Q&A with Vancouver Aquarium's Brian Sheehan

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It’s easy to get a little jealous about Brian Sheehan’s typical (if there is such a thing) workday. He gets to play with dolphins. And sometimes whales, too. He’s the marine mammal curator at the Vancouver Aquarium, and he oversees the care and training of some of the aquarium’s biggest attractions, including whales, dolphins and sea lions. With a quarter century of experience working with marine wildlife — Sheehan has spent the last 19 at the Vancouver Aquarium in Stanley Park.

 

Q: A friend is visiting and asks for one suggestion; what is the one, can’t miss attraction you’d recommend to them?

Brian Sheehan: I am going to point them in the direction of the dolphin habitat. The excitement and high energy of the dolphins combined with the educational value of the show and its relevant conservation message gives visitors a great sample of what the aquarium is all about — and hopefully makes them want to find some more time to explore the aquarium.

 

Q: Now your friend wants a second recommendation:

BS: Time to go see the belugas. These are such interesting, enthralling animals to sit and watch both in and outside of shows. It’s a great experience to watch a show and have the opportunity to learn more about these amazing creatures, which many people have never seen before. The underwater viewing area provides a wonderful interactive experience, as well.

 

Q: What is the best way to spend an entire day at the aquarium?

BS: First, go to the show board and plan out the shows you would like to see because they all have their own highlights. Don’t forget the 4D Experience [an IMAX-esque movie theatre with an extra dimension – misting, seat vibrations, etc.]! Once you’ve done that, it’s all about taking your time to really watch each of the exhibits. See things that others would miss; observe how the different animals interact with each other. Observe how the Amazon comes to life, and count how many species call that area home. Use the experience and knowledge of our amazing volunteer and interpretive staff to learn things about the aquarium that the average visitor would never find out.

 

Q: The Encounters programs let visitors work with the trainers of marine mammals at the aquarium. Beyond the first-hand interaction with your animals, what is the most unique aspect of taking part in one of the Encounters programs?

BS: Nothing can top the experience of interacting with one of the aquarium’s animals. But what truly makes it unique is the opportunities to learn more about a specific species from the experts, to have the opportunity to ask all the questions you want, and to be part of the behind-the-scenes experience. Your encounter includes the chance to spend time with the trainers that interact on a daily basis with these fascinating creatures. Take advantage of these moments, and make sure you use your time at the end of the encounter to speak with the dedicated marine-mammal staff and have all your questions answered.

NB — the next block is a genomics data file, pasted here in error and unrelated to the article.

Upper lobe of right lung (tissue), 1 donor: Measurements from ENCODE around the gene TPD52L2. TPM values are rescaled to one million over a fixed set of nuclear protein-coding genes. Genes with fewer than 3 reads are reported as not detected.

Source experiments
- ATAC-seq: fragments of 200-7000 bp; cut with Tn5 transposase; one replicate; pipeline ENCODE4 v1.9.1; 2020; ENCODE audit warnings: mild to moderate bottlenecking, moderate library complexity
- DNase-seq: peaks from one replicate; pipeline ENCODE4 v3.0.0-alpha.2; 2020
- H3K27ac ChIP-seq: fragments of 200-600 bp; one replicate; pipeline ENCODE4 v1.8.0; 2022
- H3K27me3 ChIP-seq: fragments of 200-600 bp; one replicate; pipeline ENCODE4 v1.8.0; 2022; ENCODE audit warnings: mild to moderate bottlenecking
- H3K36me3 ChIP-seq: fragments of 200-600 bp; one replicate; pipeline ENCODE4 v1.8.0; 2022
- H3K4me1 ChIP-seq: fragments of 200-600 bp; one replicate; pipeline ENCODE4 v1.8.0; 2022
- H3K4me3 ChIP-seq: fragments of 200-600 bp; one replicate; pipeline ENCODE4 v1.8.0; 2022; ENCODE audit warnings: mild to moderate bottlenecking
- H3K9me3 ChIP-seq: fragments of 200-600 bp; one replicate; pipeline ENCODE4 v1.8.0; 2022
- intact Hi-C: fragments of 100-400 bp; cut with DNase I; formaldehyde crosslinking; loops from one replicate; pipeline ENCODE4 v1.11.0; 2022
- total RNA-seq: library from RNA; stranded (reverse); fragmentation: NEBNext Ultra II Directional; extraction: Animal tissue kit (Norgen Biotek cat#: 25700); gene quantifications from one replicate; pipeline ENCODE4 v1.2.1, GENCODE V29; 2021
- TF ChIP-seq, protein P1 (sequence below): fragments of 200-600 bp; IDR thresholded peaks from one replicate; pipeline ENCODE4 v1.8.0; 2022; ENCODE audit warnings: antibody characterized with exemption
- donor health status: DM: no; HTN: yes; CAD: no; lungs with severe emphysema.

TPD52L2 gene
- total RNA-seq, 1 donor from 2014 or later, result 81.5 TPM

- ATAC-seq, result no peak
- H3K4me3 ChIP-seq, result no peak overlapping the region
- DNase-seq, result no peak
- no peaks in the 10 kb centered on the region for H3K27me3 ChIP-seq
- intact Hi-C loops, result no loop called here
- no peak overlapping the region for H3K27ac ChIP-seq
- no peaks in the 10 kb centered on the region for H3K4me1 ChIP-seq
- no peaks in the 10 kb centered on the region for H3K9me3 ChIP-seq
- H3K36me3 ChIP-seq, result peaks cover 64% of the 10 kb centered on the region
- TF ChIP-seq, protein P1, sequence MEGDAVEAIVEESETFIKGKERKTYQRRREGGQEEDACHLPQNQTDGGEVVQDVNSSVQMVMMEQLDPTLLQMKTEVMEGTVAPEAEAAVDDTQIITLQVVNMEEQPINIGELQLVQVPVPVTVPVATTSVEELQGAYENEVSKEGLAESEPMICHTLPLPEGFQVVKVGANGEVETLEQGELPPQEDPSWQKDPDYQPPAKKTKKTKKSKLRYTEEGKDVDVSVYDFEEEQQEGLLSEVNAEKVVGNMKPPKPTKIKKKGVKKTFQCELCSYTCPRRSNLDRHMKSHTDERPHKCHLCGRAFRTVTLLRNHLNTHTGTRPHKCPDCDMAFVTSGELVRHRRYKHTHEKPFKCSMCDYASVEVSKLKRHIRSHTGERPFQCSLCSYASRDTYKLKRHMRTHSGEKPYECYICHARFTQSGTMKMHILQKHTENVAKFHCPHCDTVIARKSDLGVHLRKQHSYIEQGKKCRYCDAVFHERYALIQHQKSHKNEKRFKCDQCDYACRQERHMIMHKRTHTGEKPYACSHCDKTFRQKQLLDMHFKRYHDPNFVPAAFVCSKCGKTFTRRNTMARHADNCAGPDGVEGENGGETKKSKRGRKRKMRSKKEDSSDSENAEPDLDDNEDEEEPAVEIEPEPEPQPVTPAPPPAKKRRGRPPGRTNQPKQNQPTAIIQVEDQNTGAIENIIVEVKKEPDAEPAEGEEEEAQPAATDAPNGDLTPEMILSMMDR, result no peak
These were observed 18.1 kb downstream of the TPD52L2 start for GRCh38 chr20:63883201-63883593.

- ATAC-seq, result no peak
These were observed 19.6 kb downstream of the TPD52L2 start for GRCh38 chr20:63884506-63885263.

Q: Which is your favourite animal to work with?

BS: There’s a tough one, all the animals have their own endearing qualities, whether it be from a point of training or from a relationship-building point of view. I will make a choice based on the fact that I have known her from the moment she was born and have spent more time with her than any other animal at the aquarium: That animal would be Qila, a 15-year-old beluga whale born at the aquarium in 1995. Having the chance to be part of her birth, growing up and then to watch her give birth to her own calf has been fantastic. Qila has a great personality that can be challenging at first, but once she accepts you, she is an amazing animal.

 

Q: What are the differences between working with a dolphin and a larger whale?

BS: It’s like having a sports car to drive some days and a transport truck on others. The same basic training and relationship-building principles apply, and you can love them both — but for different reasons. The way you work with them can be very different, and the behavior you reinforce can also change as the animal grows up. What can be considered cute with a smaller animal can actually become dangerous when that animal weighs in at several thousand kilograms. It all still comes down to following the basic principles of training, being consistent and building a strong relationship.

 

Q: How important is the Vancouver Aquarium’s research and conservation aspect?

BS: The aquarium is evolving in how it sees itself. No longer are we just an aquarium; we are a research and conservation facility. We take pride in what we do. Whether from a conservation standpoint looking at everything the aquarium does in its day-to-day operations (use of water and electricity), to a more research and animal care perspective, breeding endangered frogs to being a leading player in looking at why the Steller sea lion population is decreasing so rapidly. Is your neighbourhood restaurant changing what kind of seafood it is serving and going to a sustainable product? If so, the Vancouver Aquariums Ocean Wise program probably had something to do with it. And the Great Canadian Shoreline cleanup, coordinated by the aquarium, may have impacted a waterfront near you.

 

Q: What specific perspective do you hope a visitor walks away with after a trip to the aquarium?

BS: Through our animal shows, interpreter talks and just by providing an amazing and engaging experience, we want guests to understand that they can actually make a difference through the choices they make.

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